‘Children must eat less sugar’, experts warn

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HEALTH experts have warned that North Somerset children need to cut back on sugar as a fifth of youngsters aged four and five were found to be overweight or obese.

Of the 2,351 children in reception class during the school year 2014-2015 who took part in the study, 14.1 per cent were overweight and 7.6 per cent were found to be obese.

The figures, from the Office for National Statistics, also show that of the 1,962 children in year six – aged 10 or 11 – who were tested, 15.2 per cent were overweight and 14 per cent were considered to be obese.

This makes them more prone to a range of serious health problems including heart disease, some cancers and type two diabetes.

Although the figures are shocking, the district fares slightly better than the regional average as 22.3 per cent of four to five-year-olds and 30.5 per cent of 10 to 11-year-olds are overweight or obese in the South West.


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Change4Life – a public health programme funded by the Department For Health – is launching a campaign to get youngsters to eat less sugar.

Deputy director of health and wellbeing for Public Health England (PHE) South West Kevin Ellison said: “The latest child obesity figures for the South West highlight the importance for families to cut back on sugar. Sugar is lurking in everyday food and drink, taking children well over the recommended amount.”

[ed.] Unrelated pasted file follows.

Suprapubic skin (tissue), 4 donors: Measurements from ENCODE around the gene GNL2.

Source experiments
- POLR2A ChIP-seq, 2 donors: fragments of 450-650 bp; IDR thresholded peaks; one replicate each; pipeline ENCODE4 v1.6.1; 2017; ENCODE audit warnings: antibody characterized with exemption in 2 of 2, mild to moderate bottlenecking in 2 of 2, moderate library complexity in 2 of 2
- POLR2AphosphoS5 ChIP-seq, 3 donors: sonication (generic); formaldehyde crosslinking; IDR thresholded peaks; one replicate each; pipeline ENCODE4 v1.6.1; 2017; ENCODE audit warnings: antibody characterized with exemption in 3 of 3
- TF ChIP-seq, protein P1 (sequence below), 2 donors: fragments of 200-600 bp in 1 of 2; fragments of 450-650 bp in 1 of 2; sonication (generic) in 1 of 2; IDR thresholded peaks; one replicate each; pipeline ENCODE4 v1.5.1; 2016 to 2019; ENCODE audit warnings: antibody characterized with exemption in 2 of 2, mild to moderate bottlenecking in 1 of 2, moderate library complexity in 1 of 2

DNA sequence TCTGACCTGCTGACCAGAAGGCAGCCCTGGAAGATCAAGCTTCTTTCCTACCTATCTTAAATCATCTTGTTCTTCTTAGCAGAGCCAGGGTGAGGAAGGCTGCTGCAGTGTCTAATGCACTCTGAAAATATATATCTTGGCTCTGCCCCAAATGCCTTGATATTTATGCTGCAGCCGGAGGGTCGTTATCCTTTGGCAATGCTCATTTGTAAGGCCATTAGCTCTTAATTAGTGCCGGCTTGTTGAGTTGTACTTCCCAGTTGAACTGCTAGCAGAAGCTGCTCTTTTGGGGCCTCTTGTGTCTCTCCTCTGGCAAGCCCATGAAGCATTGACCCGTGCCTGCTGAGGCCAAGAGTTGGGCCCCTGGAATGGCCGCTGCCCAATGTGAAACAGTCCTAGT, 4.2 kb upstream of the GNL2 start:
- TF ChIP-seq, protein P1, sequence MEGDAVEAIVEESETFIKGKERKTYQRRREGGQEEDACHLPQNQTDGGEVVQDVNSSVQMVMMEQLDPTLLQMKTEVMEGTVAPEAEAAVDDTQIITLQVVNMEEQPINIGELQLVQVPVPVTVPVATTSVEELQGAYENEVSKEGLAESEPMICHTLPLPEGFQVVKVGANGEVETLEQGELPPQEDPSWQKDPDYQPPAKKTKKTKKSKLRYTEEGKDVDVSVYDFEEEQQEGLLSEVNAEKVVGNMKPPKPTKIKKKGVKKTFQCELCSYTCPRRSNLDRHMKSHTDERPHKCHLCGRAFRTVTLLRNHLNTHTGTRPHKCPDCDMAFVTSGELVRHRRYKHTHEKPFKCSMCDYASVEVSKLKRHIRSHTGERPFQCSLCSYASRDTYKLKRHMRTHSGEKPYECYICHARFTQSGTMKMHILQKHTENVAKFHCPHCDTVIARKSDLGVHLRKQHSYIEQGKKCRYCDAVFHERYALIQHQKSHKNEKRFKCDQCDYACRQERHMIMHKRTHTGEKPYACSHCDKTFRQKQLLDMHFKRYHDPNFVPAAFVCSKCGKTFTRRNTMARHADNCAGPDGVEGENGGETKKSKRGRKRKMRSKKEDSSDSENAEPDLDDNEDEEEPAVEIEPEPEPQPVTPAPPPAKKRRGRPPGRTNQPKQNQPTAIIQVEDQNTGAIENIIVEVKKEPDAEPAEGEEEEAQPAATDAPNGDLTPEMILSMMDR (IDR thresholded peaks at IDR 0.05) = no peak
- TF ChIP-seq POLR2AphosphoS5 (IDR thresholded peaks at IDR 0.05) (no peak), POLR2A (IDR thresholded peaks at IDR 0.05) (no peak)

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Change4Life revealed that, on average, four to 10-year-olds eat about 22kg of sugar a year, three times the recommended amount.

Chief nutritionist for PHE Alison Tedstone said: “This can lead to painful tooth decay, weight gain and obesity, which can also affect children’s wellbeing as they are more likely to be bullied, have low self-esteem and miss school.”

Change4Life has created a short film, warning parents about the danger of too much sugar and launched an app to show how much is contained in everyday food and drink.

To find out more log on to www.nhs.uk/change4life

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